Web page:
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Oxford Studies in Early Modern Philosophy is an annual series, presenting a selection of the best current work in the history of early modern philosophy. It focuses on the seventeenth and eighteenth centuries -- the extraordinary period of intellectual flourishing that begins, very roughly, with Descartes and his contemporaries and ends with Kant. It also publishes papers on thinkers or movements outside of that framework, provided they are important inilluminating early modern thought.
Daniel Garber is Professor of Philosophy at Princeton University.
Donald Rutherford is Professor of Philosophy at the University of California, San Diego.
Table of Contents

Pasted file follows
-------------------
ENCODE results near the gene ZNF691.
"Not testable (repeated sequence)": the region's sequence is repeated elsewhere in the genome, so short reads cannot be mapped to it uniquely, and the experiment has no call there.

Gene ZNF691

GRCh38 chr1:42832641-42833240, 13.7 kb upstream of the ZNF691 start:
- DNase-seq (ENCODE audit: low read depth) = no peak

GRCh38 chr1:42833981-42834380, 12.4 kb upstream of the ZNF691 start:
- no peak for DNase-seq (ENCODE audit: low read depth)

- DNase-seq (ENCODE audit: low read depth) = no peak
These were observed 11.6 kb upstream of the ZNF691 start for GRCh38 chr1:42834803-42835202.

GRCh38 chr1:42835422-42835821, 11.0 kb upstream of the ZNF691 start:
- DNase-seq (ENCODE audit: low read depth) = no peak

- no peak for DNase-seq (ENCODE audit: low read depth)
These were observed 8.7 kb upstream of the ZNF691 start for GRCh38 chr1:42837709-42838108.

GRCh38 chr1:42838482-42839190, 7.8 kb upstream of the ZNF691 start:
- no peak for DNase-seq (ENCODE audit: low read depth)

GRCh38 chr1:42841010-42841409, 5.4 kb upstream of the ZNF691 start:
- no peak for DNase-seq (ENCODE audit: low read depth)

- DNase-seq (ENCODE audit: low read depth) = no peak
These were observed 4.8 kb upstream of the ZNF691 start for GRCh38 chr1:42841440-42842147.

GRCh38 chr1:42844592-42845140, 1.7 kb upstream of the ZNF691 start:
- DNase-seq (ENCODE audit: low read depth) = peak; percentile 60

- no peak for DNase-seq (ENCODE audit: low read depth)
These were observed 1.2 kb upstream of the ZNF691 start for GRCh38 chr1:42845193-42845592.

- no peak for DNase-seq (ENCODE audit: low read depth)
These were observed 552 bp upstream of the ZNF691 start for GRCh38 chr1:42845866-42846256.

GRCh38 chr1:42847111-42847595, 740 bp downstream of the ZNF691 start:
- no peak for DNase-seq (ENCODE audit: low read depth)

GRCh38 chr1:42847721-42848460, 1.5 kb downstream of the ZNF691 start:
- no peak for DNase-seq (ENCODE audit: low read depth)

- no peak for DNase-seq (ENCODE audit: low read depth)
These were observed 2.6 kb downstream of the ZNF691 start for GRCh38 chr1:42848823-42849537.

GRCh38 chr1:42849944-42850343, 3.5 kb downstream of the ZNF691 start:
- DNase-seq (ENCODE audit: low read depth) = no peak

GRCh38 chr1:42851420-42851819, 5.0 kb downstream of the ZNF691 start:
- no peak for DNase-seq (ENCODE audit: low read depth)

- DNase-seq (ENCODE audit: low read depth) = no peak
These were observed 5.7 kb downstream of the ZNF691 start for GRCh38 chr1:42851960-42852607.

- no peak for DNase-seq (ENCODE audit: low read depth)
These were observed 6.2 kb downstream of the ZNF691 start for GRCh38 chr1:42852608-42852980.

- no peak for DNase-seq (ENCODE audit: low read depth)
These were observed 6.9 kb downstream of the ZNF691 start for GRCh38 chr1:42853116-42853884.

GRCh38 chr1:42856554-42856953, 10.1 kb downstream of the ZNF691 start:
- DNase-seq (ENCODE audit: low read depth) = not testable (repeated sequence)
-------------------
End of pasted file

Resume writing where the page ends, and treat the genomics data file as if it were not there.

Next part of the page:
1. What Someone May Have Whispered in Elisabeth's Ear, Vlad Alexandrescu 2. Whichcote and the Cambridge Platonists on Human Nature: An Interpretation and Defense, John Russell Roberts 3. Spinoza's Deification of Existence, Yitzhak Y. Melamed 4. Leibniz on Spinoza's Political Philosophy, Mogens Laerke 5. Motion in Leibniz's Middle Years: A Compatibilist Approach, Stephen Puryear 6. Leibniz's Ontology of Relations: A Last Word?, Massimo Mugnai 7. Leibniz and Monadic Domination, Shane Duarte 8. Toland, Leibniz, and Active Matter, Stewart Duncan 9. Newton's Ontology of Omnipresence and Infinite Space, J. E. McGuire and Edward Slowik 10. Epistemological Commitment in Hume's Treatise, Louis E. Loeb 11. Review Essay: Descartes on Forms and Mechanisms, by Helen Hattab, and Descartes's Changing Mind, by Peter Machamer and J. E. McGuire, Tad M. Schmalz Index of Names Notes to Contributors